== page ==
I went through the small kitchen to the door, peering though a window before opening it. It was Tuvaq, one of the boys who hated me more than the others. I decided not to open the door, but I talked to him through it.
"What is it this time?" I asked him.
He banged on the door again, "Open the door."
"Not until you tell me what this is about."
"The mayor is my father, when I say to open your door, you open it!" Again he banged on the door with his closed fists. I was beginning to regret staying at home. This happened sometimes. Once my father would leave, people would come to the house and start vandalizing it. Throwing eggs at it and trying to get in. "I’m warning you!" He shouted when I hesitated.
Slowly, very reluctantly, I opened the wooden door. And I was horrified to see him slip a knife out from under his coat. I immediately attempted to shut the door, but he pushed his shoulder against it, keeping it open. He was stronger than I was. Tuvaq then shoved against it, making me stumble back and he made his way inside.
"Are you trying to disobey me?" He asked. "Tsk, tsk, Rem. What do you have to say for yourself?" he asked in a horribly taunting tone.
"I… I’m sorry." I stumbled more while backing away from him. He stayed where he was at the door.
"Pardon me? I couldn’t hear you, bitch."
"I’m sorry." I said again.
"What was that?"
The door suddenly swung open and there was my father, with a large bag cradled in one arm. He looked down at Tuvaq with the coldest expression he had. "Tuvaq, what are you doing in my home?"
Tuvaq cursed under his breath, putting the knife back into its sheath and left rather quickly. The people in Jwan hated us, they terrorized us, but no one would go up against my father directly. They were scared of him in a strange way.
My father was quick to close the door and lock it, putting down his bags and rushing over to me. By then I was already a sobbing mess on the floor. It wasn’t the first time something like that had happened. The people in my town just hated us. Tuvaq especially. He had been terrorizing me since I was a small child. He had never cut me before, but he did threaten to with his knife an awful lot. He still would hit me though, if I didn’t say sorry enough.
"Rem?" My father had his arms wrapped around me, with one hand stroking my hair. "Did he hurt you?"
"No." I sniffled.
He pulled away a bit, reaching into his bag and pulled out a loaf of sweet bread, "I got you a treat." He said, smiling softly.
I smiled a little, while still wiping away my tears. "But, you said…"
"I was lying. I was planning on getting it anyways. Rem, clean up a little and we’ll share this. I want to talk to you, too."
I did as I was told, going to the washroom to clear my eyes of their tears. When I finished, I found my father sitting on his bed, with the loaf of sweet bread sliced up and laid on a plate beside him. This was the usual if he brought home a treat. We would sit down and just talk, or play games. I loved to spend time with him like that. I sat down on the other side of the plate and took a slice, biting into it.
"Rem, do you remember when I told you to be you?" My father asked me, looking at me with his more serious eyes. I nodded. "Rem, I want you to be yourself. Don’t be what others want of you. Don’t do what isn’t you. Please, Rem, don’t listen to anything the people here say, okay? Especially Tuvaq." I gave another nod, taking smaller bites of my bread. "But," he started again, looking a bit more stressed, "I guess that’s hard, when you don’t know who you are, isn’t it?"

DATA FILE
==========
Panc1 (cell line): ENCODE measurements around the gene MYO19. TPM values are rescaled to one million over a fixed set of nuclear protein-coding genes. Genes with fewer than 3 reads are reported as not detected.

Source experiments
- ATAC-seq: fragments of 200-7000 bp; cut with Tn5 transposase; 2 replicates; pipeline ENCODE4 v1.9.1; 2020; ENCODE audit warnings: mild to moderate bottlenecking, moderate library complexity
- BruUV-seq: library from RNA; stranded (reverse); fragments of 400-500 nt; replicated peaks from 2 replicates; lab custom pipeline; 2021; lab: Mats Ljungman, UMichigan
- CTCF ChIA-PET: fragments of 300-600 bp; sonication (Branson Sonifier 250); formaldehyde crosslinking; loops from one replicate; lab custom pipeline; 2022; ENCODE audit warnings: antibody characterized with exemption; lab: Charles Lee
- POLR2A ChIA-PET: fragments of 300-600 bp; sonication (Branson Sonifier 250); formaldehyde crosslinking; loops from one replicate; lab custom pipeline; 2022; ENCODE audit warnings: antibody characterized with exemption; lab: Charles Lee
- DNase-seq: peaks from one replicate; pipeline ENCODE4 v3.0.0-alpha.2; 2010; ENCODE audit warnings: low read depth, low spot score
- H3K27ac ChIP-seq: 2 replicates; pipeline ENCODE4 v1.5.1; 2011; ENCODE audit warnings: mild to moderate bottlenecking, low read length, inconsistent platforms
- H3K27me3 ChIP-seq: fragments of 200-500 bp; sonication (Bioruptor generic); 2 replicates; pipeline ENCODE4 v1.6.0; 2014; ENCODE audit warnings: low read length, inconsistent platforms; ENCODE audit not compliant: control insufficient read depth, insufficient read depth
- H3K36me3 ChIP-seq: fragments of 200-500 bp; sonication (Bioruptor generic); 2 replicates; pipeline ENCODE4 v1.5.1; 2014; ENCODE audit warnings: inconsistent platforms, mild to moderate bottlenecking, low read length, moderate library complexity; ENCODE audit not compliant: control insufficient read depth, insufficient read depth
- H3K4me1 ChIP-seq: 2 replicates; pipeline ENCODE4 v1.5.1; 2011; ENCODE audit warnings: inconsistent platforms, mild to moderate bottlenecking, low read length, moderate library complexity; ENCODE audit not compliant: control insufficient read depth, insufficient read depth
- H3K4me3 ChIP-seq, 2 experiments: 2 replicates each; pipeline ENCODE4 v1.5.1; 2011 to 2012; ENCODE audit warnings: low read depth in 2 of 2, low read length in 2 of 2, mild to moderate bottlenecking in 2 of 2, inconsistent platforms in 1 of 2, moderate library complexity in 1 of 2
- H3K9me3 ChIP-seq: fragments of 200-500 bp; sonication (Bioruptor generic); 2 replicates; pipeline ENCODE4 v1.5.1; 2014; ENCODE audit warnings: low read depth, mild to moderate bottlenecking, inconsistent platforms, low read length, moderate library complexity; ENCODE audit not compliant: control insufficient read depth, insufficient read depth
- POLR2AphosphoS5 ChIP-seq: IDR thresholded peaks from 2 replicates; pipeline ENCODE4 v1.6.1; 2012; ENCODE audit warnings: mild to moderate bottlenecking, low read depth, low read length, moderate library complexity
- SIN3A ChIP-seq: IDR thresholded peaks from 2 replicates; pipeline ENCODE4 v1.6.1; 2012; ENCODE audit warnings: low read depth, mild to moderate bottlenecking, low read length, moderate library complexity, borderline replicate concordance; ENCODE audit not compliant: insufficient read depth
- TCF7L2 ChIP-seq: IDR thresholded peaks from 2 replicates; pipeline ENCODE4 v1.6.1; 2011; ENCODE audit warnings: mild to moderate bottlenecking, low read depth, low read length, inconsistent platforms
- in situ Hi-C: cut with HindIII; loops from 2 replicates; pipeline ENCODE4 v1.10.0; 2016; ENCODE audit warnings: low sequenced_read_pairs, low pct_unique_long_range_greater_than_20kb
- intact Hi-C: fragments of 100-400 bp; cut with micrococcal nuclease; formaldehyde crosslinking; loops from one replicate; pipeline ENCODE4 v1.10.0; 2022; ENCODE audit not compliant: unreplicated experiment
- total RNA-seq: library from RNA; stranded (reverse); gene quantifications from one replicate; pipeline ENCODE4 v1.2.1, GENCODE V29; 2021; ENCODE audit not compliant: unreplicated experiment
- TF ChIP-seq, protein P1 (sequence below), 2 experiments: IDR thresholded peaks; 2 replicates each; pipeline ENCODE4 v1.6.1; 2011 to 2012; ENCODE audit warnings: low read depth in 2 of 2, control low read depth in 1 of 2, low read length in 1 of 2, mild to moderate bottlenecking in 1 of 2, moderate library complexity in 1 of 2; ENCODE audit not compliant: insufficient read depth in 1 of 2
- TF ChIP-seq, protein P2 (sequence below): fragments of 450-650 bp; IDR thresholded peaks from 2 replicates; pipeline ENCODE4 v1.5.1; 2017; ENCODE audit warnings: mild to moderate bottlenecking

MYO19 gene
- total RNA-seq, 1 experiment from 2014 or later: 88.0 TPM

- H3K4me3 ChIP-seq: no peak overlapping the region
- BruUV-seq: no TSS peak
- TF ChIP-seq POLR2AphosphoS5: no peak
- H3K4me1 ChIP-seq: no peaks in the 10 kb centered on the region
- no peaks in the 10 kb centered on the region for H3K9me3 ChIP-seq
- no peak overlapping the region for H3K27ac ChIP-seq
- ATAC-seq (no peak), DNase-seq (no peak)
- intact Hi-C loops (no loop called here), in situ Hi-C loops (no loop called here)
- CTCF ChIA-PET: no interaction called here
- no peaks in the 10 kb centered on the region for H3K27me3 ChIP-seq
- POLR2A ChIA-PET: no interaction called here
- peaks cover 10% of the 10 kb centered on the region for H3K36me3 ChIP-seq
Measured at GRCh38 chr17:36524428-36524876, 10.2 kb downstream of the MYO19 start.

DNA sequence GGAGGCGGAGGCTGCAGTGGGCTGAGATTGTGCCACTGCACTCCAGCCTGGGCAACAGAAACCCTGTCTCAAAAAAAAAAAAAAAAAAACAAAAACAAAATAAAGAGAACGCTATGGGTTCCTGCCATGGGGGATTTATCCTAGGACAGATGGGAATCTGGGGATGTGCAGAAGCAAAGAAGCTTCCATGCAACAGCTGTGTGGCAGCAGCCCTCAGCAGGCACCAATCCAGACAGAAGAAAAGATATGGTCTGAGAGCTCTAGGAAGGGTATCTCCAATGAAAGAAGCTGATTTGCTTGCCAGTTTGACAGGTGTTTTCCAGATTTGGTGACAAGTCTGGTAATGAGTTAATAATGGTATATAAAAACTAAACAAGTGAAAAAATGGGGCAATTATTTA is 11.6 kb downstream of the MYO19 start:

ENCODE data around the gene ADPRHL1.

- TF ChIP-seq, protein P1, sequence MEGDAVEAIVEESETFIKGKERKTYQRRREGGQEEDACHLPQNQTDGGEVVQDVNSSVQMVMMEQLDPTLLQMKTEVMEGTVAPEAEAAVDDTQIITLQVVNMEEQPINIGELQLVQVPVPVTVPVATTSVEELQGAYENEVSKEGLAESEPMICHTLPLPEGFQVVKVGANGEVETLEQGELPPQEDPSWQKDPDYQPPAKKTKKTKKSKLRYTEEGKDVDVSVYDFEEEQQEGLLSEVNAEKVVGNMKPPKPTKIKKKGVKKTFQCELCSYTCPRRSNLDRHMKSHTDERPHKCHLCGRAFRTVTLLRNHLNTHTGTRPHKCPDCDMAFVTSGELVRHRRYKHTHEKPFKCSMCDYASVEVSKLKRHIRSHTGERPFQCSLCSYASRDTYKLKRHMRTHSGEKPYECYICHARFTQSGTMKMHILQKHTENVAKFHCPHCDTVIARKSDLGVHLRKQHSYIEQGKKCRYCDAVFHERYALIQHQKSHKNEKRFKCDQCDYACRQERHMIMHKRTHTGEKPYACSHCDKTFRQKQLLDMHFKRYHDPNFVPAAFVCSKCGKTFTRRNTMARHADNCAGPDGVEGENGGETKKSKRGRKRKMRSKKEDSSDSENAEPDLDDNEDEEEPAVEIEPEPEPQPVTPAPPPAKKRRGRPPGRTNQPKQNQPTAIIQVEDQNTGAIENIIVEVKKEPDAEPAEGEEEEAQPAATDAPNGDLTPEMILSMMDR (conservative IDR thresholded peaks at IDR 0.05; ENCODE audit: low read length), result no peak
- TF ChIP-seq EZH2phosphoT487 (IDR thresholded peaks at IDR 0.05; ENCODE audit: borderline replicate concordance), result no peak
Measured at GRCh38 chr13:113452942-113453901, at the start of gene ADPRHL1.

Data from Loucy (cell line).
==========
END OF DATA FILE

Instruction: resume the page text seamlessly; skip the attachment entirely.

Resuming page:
I looked at him a little surprised, "What do you mean, father?" I asked.
He sighed again, running a hand through his hair, "Rem, you’ve asked me so many times about your background, about my past, about… Remedy."
"Well, I think you’re old enough now to learn about all of that." He got off the bed and reached under his bed, pulling out the box that I had been inspecting earlier. He placed it beside me and pulled a long metal key from his pocket, slipping it into the lock and opening the box.
Inside, from my first sight, were items wrapped with rags and black clothes. My father reached inside, bringing out the first item. It was in the shape of an L, wrapped with rags. He slowly and very carefully unwrapped them, revealing a wooden handle with a huge blade on the end. It was a scythe, but the handle was short and appeared to have been broken.
"This scythe," my father started, shaking a little as he spoke, carefully holding the weapon, "belonged to my sister, Remedy. He laid the weapon on his lap before reaching into the box again, pulling out a pile of neatly folded clothes, "These were hers too." The clothes were black there were several black belts with silver grommets. "Rem, do you know which clan wears these?"
All black clothes, silver grommets, a scythe… It sounded like. I froze where I was.
"… Kiua?" I asked, nervously.
I was in total shock. I had heard of Kiuas before. They were people who wore all black, and were hired to kill. They were feared by all and… hated by all. I quickly looked back to my father; "Your sister was Kiua…. So you….?"
"Yes, Rem. I’m a pure-blooded Kiua. And you carry some of that blood as well." His eyes carried so much regret and sadness. Almost like he was ashamed of who he was. I had never seen such sadness in his eyes before. It was haunting.